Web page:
About 10 days ago, my shack PC caught on fire.  I chronicled that, and was back on the air a few days ago.  Bad luck item #2

This past Friday/Saturday, we had a bad coastal storm.  It blew a branch down that fell between the oak tree and the tuner.  The tuner survived, but the antenna attachment broke off as you can see in the photo below.  It was easy to reattach the antenna wire.  That was bad luck item #3.

So either bad luck travels in threes as they say, or someone is trying to tell me to keep off the air.  I hope it’s the former.

 

Posted in Antennas, Computers, Operating | Leave a comment

Nice Day at RI ARES Beavertail Picnic

My thanks to Paul N1PSX, our RI SEC (Section Emergency Coordinator), and the ARES team for a nice time this Saturday at their annual picnic/get-together.  There were lots of folks from each corner of the state, most of them bringing hundreds of pounds of radio gear to deploy for a few hours today at beautiful Beavertail State Park.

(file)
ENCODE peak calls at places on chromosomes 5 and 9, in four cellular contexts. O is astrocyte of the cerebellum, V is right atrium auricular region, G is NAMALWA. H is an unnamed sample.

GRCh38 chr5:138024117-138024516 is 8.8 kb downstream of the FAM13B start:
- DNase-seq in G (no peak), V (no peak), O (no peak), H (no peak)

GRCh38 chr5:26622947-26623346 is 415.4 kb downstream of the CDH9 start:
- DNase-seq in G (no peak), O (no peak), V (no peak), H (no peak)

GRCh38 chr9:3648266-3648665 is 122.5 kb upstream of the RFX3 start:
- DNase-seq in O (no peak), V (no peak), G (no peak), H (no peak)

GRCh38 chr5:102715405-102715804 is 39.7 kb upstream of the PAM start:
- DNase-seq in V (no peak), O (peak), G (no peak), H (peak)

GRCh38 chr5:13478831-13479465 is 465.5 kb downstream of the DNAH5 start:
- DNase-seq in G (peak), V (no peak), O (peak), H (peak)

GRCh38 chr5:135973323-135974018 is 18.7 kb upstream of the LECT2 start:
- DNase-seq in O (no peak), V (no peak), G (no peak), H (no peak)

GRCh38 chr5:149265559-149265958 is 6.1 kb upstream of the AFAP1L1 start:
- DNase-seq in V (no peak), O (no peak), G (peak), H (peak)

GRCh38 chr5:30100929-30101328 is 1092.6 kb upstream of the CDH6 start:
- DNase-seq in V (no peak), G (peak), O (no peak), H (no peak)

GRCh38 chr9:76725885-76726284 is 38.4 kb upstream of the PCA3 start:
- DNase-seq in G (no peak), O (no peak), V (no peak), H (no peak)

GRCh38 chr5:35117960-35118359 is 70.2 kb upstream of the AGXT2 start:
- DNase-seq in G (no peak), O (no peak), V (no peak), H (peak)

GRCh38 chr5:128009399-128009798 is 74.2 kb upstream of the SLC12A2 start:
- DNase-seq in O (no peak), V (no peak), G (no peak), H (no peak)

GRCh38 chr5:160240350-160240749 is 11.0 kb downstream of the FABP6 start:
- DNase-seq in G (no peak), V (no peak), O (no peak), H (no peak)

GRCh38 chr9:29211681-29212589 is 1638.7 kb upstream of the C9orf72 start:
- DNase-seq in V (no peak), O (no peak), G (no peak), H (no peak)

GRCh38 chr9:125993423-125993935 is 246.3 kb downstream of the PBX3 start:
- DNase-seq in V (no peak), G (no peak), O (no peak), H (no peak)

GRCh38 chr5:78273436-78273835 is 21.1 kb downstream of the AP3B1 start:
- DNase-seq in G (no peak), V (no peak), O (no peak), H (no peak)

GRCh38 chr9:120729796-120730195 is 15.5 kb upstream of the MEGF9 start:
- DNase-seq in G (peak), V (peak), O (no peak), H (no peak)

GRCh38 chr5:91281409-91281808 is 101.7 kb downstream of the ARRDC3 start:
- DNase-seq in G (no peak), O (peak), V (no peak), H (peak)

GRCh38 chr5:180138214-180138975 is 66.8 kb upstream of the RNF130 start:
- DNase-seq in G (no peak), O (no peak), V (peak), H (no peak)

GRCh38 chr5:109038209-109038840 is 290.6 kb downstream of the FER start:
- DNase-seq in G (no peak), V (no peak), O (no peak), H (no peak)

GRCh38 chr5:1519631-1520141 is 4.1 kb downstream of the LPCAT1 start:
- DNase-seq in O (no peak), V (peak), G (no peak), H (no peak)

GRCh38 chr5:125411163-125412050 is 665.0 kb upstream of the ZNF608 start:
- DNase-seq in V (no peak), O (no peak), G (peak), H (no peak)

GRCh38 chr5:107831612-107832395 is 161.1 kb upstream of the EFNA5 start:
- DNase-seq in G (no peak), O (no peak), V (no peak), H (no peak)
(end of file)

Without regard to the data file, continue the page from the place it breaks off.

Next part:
I brought my 100 watt solar panel/charge controller/60AH LiFePO4 battery, and used it to run my IC-7000 to a 20-meter HF Stick mounted on the roof of my truck.  The intent was to show off solar operation, but two other stations were on the air using solar panels by the time I arrived.

There were some impressive antennas in use, lots of tall poles, and even a truck with a 25 foot tower.  However, my tiny rooftop ham stick worked fine and I was able to make a half dozen contacts.  One young visitor, Jack (entering 4th grade this fall), asked if he could make a contact, and started calling CQ.  It took him a bit to raise someone, but my thanks to Dave, N8MME, who came back to him from SE Michigan.

It was a beautiful day to be at the Beavertail Lighthouse on Conanicut Island (US0156, NA031, RI0007S).

Photo by Bob Rico (https://www.youtube.com/watch?v=AWD7xdjlle8)